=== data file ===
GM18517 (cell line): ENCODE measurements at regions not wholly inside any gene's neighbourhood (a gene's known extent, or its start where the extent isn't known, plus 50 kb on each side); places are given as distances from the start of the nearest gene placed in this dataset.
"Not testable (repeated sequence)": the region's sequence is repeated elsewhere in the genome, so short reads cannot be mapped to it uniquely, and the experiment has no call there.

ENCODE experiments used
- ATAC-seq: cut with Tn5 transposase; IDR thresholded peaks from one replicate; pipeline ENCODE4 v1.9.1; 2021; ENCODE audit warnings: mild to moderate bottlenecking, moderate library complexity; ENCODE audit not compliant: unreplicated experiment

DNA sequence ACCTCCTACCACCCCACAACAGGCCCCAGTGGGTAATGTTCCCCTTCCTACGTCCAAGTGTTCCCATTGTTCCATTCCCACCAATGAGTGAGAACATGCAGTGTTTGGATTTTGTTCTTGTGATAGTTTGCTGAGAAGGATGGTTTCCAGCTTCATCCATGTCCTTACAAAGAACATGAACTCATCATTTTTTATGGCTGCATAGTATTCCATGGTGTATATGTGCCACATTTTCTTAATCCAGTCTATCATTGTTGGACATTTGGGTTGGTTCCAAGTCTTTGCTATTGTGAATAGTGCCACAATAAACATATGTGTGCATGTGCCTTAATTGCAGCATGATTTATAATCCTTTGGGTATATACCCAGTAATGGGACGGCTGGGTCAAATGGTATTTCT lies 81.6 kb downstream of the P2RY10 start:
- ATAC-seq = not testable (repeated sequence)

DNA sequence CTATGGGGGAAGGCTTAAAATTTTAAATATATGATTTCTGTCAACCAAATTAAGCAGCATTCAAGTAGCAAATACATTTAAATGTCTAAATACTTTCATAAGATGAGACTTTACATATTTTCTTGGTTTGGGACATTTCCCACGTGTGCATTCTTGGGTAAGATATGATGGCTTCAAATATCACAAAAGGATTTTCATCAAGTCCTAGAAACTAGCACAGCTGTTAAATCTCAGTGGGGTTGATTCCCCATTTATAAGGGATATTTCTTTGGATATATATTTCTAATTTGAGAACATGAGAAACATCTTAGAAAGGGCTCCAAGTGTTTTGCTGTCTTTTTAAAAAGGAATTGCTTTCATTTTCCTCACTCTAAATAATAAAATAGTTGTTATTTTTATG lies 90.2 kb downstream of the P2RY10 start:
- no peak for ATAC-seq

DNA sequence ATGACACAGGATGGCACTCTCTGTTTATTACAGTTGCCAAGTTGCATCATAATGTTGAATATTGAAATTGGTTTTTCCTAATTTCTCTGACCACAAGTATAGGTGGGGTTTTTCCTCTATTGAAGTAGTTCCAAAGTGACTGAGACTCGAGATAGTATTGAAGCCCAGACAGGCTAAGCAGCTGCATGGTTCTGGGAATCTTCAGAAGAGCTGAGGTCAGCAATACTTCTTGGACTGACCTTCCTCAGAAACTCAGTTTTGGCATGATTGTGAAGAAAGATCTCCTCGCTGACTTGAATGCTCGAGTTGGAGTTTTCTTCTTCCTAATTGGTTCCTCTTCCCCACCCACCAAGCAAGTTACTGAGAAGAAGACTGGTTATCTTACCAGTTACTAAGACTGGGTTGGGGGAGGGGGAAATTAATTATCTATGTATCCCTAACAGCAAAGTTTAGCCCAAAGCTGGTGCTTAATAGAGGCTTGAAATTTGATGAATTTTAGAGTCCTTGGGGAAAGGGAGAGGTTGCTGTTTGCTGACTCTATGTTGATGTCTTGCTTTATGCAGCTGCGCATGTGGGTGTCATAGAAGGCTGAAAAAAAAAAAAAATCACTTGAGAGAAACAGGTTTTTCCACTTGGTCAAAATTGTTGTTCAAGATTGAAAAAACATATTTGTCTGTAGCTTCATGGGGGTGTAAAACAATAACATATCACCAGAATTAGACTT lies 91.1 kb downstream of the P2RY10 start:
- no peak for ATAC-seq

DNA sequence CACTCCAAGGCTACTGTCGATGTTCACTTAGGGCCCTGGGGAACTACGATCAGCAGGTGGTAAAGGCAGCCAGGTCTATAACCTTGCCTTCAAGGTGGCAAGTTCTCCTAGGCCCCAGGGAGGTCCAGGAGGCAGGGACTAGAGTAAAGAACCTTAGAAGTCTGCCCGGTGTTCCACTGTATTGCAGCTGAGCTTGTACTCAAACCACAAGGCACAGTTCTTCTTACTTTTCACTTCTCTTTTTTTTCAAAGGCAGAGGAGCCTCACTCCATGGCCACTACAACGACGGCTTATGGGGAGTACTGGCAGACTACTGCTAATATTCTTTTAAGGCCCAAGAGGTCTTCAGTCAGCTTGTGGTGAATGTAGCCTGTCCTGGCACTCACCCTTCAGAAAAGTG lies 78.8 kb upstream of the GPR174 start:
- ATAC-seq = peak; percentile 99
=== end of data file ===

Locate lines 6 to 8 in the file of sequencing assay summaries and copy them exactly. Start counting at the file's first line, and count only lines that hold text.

- ATAC-seq = not testable (repeated sequence)

DNA sequence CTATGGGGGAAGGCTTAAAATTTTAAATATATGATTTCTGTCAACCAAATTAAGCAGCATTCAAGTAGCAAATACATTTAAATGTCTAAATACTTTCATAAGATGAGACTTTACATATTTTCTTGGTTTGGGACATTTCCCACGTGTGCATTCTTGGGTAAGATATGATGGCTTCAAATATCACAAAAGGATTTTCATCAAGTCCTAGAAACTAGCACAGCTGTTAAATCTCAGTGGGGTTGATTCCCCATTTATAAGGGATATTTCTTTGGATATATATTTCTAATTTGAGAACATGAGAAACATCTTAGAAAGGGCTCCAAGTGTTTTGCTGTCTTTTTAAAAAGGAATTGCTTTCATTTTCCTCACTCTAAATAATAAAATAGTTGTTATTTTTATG lies 90.2 kb downstream of the P2RY10 start:
- no peak for ATAC-seq